What We Can Learn: Raise your hand if you predicted before The King's Speech came out that the movie would gross over 100 million dollars. Anyone? Anyone? To be honest, I'm surprised that all of these movies did so well. But a stuffy British costume drama rocking the box office was particularly surprising. People say the adult drama is dead, but you wouldn't know it if you counted the box office receipts from 2010. So then what is it that made this film such a surprise success? Well, I've talked about it before. The King's Speech utilizes two of the most time-tested and well-worn story devices out there. The first is the underdog. Stories always work when they have a good underdog in the lead role. You can sell an underdog story to anybody - doesn't matter if they're 7 or 77, especially if it's true. Seeing and enjoying people overcome adversity is in our moviegoing DNA. The other device is the crazy mentor. I use the word "crazy" loosely, but people are just really familiar with that kind of character and love seeing them operate. But I think The King's Speech took it one step further and added - yes, there's that word again – irony. In this case, the situation allowed a nobody to stand up and demand things from the King of England. There's just something funny and ironic about a peasant ordering around a King. Anyway, the combination of these two well tested tools are what made a stuffy period piece one of the sexier box office hits of the year. Yes I just used the word "sexy" in conjunction with The King's Speech.
Rough Projected Gross: 20-30 million
Actual Gross: 110 million
Writer: Mark Heyman
What We Can Learn: This is a great movie to study for today's purposes because every movie Darren Aronofsky had made up until this point had been a box office dud. His biggest film, The Wrestler, made only $26 million. So there was really no reason to believe Black Swan would do any better. In fact, with our subject matter dressed snugly in a leotard, it can be argued that this movie would've been lucky to hit the $10 million mark. So then what was the difference? Why did this one succeed when all the others failed? You're lucky you tuned in into Scriptshadow today because I'm going to tell you. Whereas before, Aronofsky chose stories with broad unclear narratives (Requiem For A Dream, The Fountain, even The Wrestler had a bumpy throughline), Black Swan had one of the cleanest narratives of the year. The main character has the crystal clear goal of maintaining the lead actress role in her play until opening-night. Nipping at her scuffed heels is her evil understudy. How do you get cleaner than "Get to the end of the maze before the villain defeats you." That doesn't mean there weren't complex aspects to the story. We still got some trippy dream sequences and plenty of hallucinations. However, the objective was never in question. The stakes were never in question. We understood every story point clearly. And that's something Aronofsky didn't do in the past. So I think this is a great lesson. Remember that when you're writing independent fare, you're fighting an uphill appeal battle. It's in your interest to make elements of your story clean and easy to understand. If you can nudge your narrative closer to a popular genre, like Aronofsky did here by making Black Swan a thriller, you can stay true to your indie roots yet still draw in a big audience. Oh, and it also doesn't hurt to add a sex scene between your two lead female characters.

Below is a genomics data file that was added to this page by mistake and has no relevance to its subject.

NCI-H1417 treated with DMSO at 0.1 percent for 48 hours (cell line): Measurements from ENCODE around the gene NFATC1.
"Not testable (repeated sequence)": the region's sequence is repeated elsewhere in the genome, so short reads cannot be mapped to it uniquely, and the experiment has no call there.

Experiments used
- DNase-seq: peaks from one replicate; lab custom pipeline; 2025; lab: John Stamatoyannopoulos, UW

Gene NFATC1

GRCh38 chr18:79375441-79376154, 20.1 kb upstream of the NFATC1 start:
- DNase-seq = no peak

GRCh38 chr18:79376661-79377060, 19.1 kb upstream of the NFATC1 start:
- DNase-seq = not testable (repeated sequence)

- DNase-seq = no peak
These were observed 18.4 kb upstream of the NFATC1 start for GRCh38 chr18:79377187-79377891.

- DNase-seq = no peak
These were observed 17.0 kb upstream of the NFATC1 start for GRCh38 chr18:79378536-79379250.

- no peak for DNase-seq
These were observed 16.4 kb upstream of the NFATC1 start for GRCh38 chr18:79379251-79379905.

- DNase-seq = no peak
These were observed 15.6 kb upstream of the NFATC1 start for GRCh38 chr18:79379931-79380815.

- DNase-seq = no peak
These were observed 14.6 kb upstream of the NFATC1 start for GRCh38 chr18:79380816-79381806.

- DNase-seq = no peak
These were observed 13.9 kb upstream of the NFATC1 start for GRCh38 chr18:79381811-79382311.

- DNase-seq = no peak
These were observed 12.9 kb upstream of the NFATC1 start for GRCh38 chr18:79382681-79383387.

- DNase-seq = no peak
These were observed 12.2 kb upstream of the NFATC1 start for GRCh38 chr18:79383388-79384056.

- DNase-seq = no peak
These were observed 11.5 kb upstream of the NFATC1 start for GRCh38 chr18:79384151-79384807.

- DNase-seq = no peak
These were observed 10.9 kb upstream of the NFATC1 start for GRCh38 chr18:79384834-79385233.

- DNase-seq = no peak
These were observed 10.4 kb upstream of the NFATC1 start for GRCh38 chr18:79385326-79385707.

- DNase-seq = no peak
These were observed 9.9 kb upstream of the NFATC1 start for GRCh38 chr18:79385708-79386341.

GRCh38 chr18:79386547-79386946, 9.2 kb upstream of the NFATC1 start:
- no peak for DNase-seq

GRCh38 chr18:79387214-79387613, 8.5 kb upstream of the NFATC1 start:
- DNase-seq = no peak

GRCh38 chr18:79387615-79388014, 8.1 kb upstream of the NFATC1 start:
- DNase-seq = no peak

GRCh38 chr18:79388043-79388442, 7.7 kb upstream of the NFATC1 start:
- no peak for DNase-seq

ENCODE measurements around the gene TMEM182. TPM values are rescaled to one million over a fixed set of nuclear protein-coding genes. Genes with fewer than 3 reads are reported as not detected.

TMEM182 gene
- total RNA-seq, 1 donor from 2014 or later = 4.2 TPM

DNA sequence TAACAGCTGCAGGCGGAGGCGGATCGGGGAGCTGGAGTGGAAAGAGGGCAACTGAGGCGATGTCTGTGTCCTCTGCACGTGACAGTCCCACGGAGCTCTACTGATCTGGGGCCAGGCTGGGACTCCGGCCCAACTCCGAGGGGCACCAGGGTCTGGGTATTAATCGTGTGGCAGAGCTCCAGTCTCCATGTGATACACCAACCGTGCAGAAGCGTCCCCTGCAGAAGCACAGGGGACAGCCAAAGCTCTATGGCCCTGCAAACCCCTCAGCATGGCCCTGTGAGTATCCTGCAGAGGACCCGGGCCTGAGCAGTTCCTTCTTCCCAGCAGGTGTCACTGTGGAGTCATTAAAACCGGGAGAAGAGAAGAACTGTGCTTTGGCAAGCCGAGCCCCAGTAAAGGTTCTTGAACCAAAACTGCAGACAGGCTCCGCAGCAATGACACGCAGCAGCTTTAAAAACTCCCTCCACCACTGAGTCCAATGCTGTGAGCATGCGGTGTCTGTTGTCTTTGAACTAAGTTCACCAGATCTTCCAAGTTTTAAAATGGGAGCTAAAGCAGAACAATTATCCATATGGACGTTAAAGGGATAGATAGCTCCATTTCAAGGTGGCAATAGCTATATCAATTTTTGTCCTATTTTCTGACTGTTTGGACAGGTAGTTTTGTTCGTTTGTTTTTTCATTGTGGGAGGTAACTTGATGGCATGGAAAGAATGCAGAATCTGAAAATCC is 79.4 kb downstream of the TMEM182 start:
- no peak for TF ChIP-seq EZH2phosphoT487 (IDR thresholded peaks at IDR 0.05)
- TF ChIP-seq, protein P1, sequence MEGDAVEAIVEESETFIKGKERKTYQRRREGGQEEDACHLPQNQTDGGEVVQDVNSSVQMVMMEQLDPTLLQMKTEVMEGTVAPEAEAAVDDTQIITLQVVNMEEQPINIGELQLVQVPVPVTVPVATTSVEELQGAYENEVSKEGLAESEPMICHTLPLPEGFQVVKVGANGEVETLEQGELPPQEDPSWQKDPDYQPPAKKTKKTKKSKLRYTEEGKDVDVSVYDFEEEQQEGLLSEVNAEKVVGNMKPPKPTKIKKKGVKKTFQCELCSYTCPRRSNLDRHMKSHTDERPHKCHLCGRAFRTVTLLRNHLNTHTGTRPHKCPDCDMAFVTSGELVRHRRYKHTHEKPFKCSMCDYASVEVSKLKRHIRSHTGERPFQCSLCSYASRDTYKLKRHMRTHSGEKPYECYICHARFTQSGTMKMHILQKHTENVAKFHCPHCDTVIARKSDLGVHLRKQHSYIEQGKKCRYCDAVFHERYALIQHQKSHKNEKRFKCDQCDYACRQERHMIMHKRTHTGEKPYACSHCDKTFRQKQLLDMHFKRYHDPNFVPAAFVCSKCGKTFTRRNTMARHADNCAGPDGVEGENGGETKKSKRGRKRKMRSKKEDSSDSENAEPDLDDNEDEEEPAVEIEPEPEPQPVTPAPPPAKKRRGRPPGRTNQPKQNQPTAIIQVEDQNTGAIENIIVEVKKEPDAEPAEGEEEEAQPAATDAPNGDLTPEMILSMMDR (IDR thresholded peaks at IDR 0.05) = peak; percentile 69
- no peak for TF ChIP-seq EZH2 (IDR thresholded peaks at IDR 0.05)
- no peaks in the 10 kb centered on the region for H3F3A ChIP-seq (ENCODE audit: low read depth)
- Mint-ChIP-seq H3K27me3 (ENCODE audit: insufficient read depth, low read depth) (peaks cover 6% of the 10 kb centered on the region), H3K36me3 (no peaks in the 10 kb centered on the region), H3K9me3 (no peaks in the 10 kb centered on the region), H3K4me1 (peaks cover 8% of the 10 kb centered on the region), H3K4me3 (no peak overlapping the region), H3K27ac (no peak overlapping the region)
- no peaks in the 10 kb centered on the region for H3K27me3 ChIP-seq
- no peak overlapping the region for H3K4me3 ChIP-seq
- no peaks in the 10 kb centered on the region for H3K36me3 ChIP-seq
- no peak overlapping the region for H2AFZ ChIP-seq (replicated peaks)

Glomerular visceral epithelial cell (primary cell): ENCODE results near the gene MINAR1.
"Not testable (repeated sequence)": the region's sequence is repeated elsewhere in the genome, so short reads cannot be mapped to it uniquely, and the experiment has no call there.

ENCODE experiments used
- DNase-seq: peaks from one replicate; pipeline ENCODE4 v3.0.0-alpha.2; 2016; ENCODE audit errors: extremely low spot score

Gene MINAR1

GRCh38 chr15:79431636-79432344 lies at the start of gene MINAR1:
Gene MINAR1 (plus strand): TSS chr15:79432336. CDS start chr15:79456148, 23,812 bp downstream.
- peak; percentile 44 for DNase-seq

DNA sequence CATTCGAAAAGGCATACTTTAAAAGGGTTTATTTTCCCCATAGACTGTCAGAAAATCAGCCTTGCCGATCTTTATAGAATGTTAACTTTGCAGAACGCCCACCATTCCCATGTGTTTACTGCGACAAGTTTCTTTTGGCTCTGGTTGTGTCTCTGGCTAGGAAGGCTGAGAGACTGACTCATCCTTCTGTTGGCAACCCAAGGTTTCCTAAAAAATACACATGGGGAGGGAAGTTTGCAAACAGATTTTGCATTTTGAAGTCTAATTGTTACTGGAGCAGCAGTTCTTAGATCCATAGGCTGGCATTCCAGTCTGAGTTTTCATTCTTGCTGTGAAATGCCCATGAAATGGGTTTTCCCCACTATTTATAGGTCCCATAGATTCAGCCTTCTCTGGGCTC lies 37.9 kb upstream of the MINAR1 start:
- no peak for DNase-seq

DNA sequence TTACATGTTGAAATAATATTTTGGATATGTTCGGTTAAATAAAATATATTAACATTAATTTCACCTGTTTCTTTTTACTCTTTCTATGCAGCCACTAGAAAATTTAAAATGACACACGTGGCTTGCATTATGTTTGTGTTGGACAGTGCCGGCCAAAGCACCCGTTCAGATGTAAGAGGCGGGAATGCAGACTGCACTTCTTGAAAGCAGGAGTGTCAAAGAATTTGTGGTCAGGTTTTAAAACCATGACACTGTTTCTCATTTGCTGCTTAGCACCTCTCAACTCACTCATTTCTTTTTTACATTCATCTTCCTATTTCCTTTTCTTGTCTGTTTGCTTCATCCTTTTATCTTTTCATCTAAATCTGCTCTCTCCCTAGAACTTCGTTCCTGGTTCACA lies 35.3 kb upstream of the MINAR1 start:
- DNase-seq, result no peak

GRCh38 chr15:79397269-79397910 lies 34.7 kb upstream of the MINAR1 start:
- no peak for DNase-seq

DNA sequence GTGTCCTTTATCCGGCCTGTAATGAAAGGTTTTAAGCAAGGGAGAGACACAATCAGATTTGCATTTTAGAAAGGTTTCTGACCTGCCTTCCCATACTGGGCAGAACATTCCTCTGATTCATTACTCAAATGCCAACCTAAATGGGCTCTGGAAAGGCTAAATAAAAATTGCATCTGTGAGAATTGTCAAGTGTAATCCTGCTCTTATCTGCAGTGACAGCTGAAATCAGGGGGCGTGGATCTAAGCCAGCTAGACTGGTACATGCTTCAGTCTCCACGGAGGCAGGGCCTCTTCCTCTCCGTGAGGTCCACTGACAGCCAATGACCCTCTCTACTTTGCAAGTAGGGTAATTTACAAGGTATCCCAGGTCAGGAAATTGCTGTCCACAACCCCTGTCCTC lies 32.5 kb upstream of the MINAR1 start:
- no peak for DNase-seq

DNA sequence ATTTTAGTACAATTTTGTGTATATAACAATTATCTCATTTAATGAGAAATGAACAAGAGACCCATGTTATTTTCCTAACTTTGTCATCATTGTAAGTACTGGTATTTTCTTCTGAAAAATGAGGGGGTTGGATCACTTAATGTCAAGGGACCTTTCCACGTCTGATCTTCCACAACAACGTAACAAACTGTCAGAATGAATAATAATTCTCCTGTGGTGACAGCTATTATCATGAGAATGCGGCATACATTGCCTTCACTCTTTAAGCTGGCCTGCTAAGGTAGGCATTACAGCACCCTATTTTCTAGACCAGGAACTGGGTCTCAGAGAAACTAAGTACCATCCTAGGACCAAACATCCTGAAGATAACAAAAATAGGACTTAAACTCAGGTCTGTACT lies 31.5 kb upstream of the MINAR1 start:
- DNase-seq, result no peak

Rough Projected Gross: 90-120 million
Actual Gross: 292 million
Writer: Christopher Nolan
What We Can Learn: I remember reading an article about this last month. In it, a reporter noted that Inception was a box office shock of epic proportions. Warner Bros. had made the movie to keep Christopher Nolan happy between Batman films. They had no idea it would become as big as it did. So the writer of the article was interested in how the success of the film was going to change the moviegoing landscape. What was Hollywood going to do about this? The answer? Nothing. They just watched a sleeper film become a $300 million behemoth and had no idea what to do with it. Now I've made my feelings clear about this film. I think it's really flawed. Regardless of that, I believe the box office for Inception is trying to tell Hollywood something. People want more challenging big budget fare. This may sound contradictory to what I just said about Black Swan. But actually I think the statement is complementary. Independent films need more audience friendly storylines. Big-budget films need more challenging storylines. Hollywood is confused by this because it thinks audiences only want one or the other. I believe audiences are getting sick of the comic book movies and the mash up movies and the movies based on rides and the movies based on toys. They go to these films and feel empty afterwards. At least when you left Inception, you thought about something. You talked about it with your friends. And those are the kinds of conversations that get people back into the theater a second and third time. I think Hollywood is really missing out on the bigger picture here. The thing that the Internet has done is it's allowed conversations about movies to be had by millions. But Hollywood keeps giving these people movies that aren't worth talking about. Now I know that Disney VP just came out with a statement proclaiming that story doesn't matter when you're making a tentpole flick, and pointed to the terribly written billion-dollar earner Alice In Wonderland as an example. I think there will always be a market for high concept well marketed family fare. But I also think that there's an appetite from the more serious moviegoers for big budget tentpole films that also make you think. The thing is, those movies aren't being written. And the truth is there just isn't a lot of material out there that teaches writers how to successfully write these kinds of movies. You have to balance the challenging aspects of your screenplay with the high concept marketability of a big-budget picture. If you get too esoteric or "out there" than the movie no longer becomes thoughtful. It just becomes confusing. Using our previous director as an example, Aronofsky wanted to make The Fountain for 100 million bucks. There's a good chance the box office for that film would've topped out at $10 million. So really, it's up to you guys to figure this out. It's up to you guys to come up with these concepts that balance the two extremes. As always, it begins with the screenwriter. So get the fuck off Scriptshadow and start writing.
Posted by Carson Reeves at 11:33 AM